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Only 4 out of 9 IPPs have been paid by ECG – Bright Simons

Vice president for Imani Africa, Bright Simons has claimed that only four out of nine Independent Power Producers (IPPs) have received money from Electricity Company of Ghana (ECG).

According to him, the IPPs were paid less than $9.5 million in January 2024, despite the initial amount of $43 million dollars.

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Taking to the X platform  Bright Simons indicated “I always tell folks that the secret to policy analysis in Ghana is to watch what folks in power do, not listen to what they say. They said ECG pays $43m to private power producers monthly, no? Turns out in Jan, they paid only 4 out of the 9 IPPs. And it was less than $9.5M”.


In 2023, government announced that it had reached an agreement with IPPs to address Ghana’s indebtedness threatening the energy sector.

In an interview with the media, the Minister of State for the Finance Ministry, Dr. Mohammed Amin Adam indicated that the $43 million dollars was to solely address power generated and utilized by the government.

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 He revealed that the energy distributors have accepted to receive “some monthly payments of about $43 million in every month”.

“We have negotiated with them [IPPs] and we’ve agreed to some monthly payments and in every month, about $43 million shared amongst them for energy supply [energy consumed] because you know that they have excess capacity and so we have negotiated with them to pay for energy consumed which means we are currently not paying for the excess that we do not consume,” he said.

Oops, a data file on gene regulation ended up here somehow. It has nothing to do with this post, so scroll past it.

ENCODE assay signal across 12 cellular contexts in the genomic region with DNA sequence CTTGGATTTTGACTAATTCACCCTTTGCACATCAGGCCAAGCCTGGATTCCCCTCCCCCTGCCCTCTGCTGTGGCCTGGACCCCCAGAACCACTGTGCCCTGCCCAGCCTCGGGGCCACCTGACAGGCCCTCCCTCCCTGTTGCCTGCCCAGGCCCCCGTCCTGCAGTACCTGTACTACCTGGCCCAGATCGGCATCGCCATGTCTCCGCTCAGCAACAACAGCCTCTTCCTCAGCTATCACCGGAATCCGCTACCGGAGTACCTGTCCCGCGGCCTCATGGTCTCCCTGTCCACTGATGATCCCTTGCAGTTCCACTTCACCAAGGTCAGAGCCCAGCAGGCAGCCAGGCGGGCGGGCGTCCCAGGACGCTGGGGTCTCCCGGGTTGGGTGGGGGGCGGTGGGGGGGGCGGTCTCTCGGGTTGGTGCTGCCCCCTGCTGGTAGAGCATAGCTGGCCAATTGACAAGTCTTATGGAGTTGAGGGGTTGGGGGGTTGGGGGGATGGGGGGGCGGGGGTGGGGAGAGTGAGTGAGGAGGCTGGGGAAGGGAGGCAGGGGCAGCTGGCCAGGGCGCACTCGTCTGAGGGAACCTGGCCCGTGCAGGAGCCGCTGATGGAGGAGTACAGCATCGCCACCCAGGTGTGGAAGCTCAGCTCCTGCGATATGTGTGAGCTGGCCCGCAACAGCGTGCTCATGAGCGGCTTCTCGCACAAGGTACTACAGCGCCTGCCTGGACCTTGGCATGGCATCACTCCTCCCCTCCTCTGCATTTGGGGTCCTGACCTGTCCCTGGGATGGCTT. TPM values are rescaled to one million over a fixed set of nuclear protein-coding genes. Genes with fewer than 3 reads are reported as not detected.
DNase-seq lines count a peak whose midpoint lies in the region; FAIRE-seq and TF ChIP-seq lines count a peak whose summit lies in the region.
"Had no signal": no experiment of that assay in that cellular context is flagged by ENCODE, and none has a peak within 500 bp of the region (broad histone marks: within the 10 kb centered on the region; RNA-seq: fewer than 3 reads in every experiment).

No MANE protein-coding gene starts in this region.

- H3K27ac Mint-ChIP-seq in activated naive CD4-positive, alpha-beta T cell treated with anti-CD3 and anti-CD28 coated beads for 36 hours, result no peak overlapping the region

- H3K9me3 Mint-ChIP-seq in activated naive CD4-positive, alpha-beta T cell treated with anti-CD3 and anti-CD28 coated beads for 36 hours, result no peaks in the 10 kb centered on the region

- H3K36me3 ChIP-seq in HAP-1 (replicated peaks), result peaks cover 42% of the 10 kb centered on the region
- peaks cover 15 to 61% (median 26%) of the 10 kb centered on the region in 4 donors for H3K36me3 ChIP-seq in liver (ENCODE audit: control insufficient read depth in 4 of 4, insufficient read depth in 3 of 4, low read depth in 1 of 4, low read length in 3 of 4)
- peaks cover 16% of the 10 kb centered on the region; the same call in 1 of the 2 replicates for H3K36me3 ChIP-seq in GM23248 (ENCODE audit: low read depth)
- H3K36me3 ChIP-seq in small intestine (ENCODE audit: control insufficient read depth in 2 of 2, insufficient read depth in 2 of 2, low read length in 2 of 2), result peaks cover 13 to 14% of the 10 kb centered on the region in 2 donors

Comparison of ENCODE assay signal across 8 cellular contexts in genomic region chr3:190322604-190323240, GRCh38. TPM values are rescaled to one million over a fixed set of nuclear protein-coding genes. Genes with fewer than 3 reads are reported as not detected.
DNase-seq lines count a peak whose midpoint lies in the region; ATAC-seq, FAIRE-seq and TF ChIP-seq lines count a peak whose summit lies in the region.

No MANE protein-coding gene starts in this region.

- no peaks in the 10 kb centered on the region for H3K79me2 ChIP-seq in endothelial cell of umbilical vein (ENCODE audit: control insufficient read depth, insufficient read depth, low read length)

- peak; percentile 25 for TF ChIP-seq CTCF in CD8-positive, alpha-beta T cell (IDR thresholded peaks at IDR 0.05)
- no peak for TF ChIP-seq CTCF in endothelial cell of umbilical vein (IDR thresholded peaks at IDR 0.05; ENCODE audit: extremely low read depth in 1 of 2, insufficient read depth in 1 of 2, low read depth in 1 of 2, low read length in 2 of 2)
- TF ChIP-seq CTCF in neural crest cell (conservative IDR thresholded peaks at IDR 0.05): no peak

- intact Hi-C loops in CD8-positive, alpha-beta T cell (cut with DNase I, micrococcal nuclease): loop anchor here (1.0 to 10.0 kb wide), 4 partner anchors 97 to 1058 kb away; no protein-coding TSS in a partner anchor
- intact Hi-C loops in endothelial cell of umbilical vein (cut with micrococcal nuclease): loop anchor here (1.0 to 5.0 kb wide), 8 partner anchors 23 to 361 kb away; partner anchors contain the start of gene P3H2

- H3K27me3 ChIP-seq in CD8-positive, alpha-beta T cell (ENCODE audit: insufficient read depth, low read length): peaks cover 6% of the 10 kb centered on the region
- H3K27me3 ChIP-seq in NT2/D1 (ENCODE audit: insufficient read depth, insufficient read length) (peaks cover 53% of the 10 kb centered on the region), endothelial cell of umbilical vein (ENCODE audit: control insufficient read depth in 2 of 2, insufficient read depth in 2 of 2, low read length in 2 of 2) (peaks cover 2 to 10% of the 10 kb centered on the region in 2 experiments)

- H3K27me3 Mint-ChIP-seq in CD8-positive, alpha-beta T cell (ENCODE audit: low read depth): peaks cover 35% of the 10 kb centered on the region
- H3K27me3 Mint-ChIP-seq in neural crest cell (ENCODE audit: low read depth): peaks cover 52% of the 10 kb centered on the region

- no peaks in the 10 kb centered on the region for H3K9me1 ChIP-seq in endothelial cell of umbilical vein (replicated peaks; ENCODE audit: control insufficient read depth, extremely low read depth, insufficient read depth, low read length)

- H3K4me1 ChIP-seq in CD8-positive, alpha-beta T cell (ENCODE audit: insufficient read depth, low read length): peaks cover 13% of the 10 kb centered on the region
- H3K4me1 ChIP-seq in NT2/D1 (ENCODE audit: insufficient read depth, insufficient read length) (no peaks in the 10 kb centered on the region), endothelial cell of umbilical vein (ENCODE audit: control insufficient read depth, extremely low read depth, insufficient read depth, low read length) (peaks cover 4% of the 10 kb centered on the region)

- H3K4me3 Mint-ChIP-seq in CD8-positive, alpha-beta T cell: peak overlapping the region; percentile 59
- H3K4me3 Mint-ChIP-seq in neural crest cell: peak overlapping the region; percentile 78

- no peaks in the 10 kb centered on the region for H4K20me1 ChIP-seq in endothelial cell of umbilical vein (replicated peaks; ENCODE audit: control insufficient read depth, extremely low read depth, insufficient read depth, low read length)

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He emphasised that the IPPs have so far been paid twice ever since the agreement was reached.

According to him, since the agreement was reached, the IPPs have been settled twice.

“In July, we paid $43 million. ECG has just paid for August $43 million, two, three days ago and that is going to continue. We want to be current.

“Also , because under our IMF programme we have to be current with our payments, we are not supposed to rebuild arrears and so that is satisfactory to the IPPS and that was why they came out with the statement to call off their threats,” he explained.

Background

On May 28, Independent Power Producers (IPPs) and distributors issued a threat to disconnect power supply to the national grid by the end of June 2023 if the government did not settle its outstanding debt.

These IPPs collectively control more than 65% of the available thermal generation capacity in the country.

Despite numerous appeals from various stakeholders urging the IPPs to reconsider their decision, they remained steadfast, insisting on a 30% payment of the debt owed before resuming power supply.

However, a significant development occurred on June 30, as the IPPs released a statement announcing the suspension of their planned power plant shutdown. This decision followed what they described as productive discussions with the Electricity Company of Ghana (ECG).

Previously, the Chamber had instructed its members to cease operations from July 1 to July 8 if the government did not fulfill the condition of paying 30% of the $1.73 billion owed to the IPPs.

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